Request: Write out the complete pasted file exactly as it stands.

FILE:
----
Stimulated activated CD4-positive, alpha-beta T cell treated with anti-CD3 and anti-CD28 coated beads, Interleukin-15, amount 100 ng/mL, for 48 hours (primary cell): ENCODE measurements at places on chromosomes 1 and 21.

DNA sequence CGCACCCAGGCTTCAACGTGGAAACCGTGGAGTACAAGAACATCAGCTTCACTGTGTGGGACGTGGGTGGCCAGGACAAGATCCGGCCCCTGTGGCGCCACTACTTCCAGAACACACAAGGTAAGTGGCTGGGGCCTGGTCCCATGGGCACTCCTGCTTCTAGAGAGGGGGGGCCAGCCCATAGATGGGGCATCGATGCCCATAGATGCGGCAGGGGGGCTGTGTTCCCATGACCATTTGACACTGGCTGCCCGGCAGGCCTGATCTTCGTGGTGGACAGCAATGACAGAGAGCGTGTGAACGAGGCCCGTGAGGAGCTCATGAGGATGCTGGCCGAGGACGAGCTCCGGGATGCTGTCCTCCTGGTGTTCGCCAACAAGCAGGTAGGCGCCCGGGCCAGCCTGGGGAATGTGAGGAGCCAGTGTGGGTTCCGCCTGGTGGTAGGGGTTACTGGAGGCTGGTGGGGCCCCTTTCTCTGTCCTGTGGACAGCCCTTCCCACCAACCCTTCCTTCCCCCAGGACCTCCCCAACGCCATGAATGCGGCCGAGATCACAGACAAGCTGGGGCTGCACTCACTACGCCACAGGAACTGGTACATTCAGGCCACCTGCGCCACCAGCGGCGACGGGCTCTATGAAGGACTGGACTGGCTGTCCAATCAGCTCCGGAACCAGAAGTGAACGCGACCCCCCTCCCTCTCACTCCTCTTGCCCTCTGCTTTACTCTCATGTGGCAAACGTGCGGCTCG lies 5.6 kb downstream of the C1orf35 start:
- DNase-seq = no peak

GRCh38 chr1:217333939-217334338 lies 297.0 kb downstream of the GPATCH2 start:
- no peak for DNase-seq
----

Stimulated activated CD4-positive, alpha-beta T cell treated with anti-CD3 and anti-CD28 coated beads, Interleukin-15, amount 100 ng/mL, for 48 hours (primary cell): ENCODE measurements at places on chromosomes 1 and 21.

DNA sequence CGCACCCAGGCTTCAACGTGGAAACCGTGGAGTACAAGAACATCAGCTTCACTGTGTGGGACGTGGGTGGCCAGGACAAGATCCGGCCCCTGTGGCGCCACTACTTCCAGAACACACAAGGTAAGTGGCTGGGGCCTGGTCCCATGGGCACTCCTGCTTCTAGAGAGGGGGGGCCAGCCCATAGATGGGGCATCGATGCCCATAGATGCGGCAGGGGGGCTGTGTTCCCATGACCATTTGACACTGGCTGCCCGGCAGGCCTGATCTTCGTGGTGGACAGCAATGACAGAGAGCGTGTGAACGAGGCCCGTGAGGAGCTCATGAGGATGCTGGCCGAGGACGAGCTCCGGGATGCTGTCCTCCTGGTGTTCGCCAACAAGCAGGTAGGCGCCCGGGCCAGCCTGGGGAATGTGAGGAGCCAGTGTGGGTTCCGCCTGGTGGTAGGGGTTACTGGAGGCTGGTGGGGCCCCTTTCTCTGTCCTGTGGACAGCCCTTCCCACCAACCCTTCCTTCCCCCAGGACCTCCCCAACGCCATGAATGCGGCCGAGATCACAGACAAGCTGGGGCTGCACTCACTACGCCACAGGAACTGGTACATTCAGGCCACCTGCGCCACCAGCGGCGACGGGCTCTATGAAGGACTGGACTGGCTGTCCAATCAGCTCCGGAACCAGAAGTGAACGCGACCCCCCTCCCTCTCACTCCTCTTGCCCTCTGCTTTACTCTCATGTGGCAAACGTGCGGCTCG lies 5.6 kb downstream of the C1orf35 start:
- DNase-seq = no peak

GRCh38 chr1:217333939-217334338 lies 297.0 kb downstream of the GPATCH2 start:
- no peak for DNase-seq